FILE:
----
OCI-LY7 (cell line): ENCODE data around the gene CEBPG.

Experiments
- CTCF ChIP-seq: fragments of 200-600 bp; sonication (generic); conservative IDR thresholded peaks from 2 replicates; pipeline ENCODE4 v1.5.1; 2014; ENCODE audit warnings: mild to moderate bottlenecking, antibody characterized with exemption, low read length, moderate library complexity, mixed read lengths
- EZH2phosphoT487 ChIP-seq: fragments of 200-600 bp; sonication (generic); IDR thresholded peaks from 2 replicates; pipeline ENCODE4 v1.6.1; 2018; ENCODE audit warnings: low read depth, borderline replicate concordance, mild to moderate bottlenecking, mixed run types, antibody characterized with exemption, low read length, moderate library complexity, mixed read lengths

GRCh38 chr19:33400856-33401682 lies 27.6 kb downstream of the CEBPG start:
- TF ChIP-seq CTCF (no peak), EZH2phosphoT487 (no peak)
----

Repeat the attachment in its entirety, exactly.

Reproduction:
OCI-LY7 (cell line): ENCODE data around the gene CEBPG.

Experiments
- CTCF ChIP-seq: fragments of 200-600 bp; sonication (generic); conservative IDR thresholded peaks from 2 replicates; pipeline ENCODE4 v1.5.1; 2014; ENCODE audit warnings: mild to moderate bottlenecking, antibody characterized with exemption, low read length, moderate library complexity, mixed read lengths
- EZH2phosphoT487 ChIP-seq: fragments of 200-600 bp; sonication (generic); IDR thresholded peaks from 2 replicates; pipeline ENCODE4 v1.6.1; 2018; ENCODE audit warnings: low read depth, borderline replicate concordance, mild to moderate bottlenecking, mixed run types, antibody characterized with exemption, low read length, moderate library complexity, mixed read lengths

GRCh38 chr19:33400856-33401682 lies 27.6 kb downstream of the CEBPG start:
- TF ChIP-seq CTCF (no peak), EZH2phosphoT487 (no peak)